While some people choose to come out to everyone in their family at the same time, others prefer to build a small network of allies within the family from which they gradually expand to encompass the entire family system. Your family’s religious attitudes, political beliefs, and general attitudes toward gay people may inform your feelings of safety with coming out. Ideally, coming out may bring you closer to your family because they may then get to know you as whole person for the first time. Of course this does not always go as smoothly as one may hope. Particularly when family relationships are strained, when abuse or neglect has occurred in the family, or when a parent’s emotional problems create added complications, coming out can be more challenging than usual. Psychotherapy that focuses on coming out to the family involves consideration of idiosyncratic features of relationships in the family, such that it may be necessary to do some preliminary work adjusting boundaries, understanding others’ limitations, or working through other conflicts in the family that may pave the way toward a more successful experience when coming out.

Coming out to friends and colleagues

It’s not uncommon to worry about losing friends or professional standing when coming out of the closet. Therapy may help articulate such fears and evaluate to what degree they may be founded in reality. Usually the fear is greater than the eventual reality, though sometimes being in the closet allows the closeted person access to hearing homophobic comments from friends and colleagues behind another gay person’s back. It can be challenging to differentiate between those comments made in ignorance and those made with the intention to be cruel. Hearing such comments can have a chilling effect because with coming out, the privilege of being perceived as straight will be lost. While the value of authenticity and freedom from hiding eventually trumps the value of ascribed straight privilege, the struggle can be intense until it’s accomplished.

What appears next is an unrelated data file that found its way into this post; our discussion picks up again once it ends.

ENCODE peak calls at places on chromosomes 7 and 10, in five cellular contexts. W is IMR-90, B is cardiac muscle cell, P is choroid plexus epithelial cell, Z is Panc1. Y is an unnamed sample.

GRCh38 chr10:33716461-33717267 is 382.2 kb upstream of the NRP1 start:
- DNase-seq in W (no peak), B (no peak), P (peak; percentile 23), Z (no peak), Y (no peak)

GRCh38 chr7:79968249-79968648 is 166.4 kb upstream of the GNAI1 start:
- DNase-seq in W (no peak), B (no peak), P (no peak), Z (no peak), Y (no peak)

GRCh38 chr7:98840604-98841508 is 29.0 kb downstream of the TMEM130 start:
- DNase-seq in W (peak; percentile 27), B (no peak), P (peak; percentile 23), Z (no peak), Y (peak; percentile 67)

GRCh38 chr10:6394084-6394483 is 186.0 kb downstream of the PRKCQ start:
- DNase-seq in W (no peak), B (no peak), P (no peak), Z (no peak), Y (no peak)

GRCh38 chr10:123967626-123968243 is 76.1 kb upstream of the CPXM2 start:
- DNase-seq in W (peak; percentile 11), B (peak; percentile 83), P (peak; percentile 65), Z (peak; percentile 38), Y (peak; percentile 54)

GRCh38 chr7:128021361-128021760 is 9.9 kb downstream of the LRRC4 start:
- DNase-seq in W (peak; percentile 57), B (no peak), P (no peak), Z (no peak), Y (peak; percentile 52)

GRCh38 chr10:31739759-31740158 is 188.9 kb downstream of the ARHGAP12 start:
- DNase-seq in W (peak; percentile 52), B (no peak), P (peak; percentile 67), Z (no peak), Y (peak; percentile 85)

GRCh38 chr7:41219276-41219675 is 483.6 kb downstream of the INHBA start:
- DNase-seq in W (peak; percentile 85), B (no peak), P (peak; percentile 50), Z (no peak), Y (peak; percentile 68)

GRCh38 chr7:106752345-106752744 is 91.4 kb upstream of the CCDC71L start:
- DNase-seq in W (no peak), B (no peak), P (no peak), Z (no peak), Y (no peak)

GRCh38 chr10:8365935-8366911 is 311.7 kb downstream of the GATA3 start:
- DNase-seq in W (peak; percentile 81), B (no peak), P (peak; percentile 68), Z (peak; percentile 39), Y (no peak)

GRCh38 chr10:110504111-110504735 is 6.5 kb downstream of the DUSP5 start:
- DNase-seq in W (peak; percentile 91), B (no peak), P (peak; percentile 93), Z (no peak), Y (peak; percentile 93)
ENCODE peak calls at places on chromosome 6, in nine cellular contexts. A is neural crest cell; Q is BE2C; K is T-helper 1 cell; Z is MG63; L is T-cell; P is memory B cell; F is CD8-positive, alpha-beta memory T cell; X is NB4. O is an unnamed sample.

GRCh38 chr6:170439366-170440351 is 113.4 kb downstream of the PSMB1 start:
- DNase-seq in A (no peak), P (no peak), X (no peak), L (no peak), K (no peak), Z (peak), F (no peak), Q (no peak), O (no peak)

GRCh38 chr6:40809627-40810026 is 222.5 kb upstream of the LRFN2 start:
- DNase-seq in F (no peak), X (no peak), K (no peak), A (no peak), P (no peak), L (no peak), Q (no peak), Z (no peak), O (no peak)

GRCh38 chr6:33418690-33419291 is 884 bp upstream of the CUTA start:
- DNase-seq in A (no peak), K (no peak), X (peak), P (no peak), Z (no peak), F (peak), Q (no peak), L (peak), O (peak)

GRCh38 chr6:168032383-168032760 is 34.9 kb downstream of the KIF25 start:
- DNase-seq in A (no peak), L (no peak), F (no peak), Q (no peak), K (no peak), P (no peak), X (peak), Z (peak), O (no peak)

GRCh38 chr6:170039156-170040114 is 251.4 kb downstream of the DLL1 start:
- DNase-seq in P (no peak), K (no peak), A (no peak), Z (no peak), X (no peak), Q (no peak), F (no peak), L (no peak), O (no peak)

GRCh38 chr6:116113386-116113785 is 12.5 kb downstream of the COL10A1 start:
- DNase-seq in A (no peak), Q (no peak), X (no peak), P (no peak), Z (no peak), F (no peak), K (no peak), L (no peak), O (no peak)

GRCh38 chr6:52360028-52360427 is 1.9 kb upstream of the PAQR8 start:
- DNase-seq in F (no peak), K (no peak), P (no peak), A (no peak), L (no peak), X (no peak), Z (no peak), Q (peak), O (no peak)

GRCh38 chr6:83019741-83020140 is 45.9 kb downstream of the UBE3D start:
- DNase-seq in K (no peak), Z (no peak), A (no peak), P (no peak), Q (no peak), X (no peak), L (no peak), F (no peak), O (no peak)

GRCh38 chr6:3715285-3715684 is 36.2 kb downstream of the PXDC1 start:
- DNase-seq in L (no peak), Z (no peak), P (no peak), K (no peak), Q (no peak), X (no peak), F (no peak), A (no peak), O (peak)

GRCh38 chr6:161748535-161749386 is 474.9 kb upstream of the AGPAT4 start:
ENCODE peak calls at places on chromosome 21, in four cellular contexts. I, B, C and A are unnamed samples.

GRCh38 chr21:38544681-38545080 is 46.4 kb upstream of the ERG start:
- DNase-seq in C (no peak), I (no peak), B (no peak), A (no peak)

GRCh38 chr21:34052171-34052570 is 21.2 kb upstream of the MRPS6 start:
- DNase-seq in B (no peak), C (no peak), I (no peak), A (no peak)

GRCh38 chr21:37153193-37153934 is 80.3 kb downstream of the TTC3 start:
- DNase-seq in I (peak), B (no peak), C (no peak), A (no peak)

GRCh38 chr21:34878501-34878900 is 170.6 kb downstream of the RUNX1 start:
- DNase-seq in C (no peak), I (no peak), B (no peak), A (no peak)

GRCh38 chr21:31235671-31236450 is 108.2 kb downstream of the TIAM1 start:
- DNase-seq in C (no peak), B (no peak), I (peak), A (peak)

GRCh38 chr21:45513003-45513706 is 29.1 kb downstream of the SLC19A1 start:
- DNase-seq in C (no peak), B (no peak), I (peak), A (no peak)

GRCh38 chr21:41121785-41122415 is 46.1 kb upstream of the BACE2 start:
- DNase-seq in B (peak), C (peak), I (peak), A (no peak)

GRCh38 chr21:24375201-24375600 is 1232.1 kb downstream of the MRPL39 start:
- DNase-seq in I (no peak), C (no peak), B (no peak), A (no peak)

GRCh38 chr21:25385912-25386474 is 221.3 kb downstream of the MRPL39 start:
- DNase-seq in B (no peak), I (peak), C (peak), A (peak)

Joining gay communities

Coming out is not just about exiting a previous assumption of being straight. It’s also about entering a new chapter of your life. Ideally, you may come in to a world of new relationships based on authenticity. If coming out were just about the risk of rejection and the loss of straight privilege, what would be the point? But the benefits of coming out far outweigh such risks–authentic, loving relationships, being known and valued for who you really are, finding your place in a vibrant community, and significant reduction in tension and anxiety associated with hiding in the closet.

Yet for a person newly out of the closet, finding your way around gay life can be as confusing as moving to a different country with unfamiliar customs and language. Further complicating the picture, you may encounter people who have not successfully worked through their own trauma of internalized homophobia, and who like members of any marginalized population, may act out by recreating a hostile environment within gay social life rather than embracing others with kindness. Gay affirmative psychotherapy may help you navigate the process of joining gay communities in ways that allow you to navigate the potential minefield while building strong and rewarding friendships and intimate relationships.

Contact & more information

  • If you feel I may be able to help, I invite you to contact me.
  • In recognition of Pride, I’ll be posting additional mental health topics for gay men throughout June 2013. To receive more topics like this by email subscription, select the Follow dialog at lower right.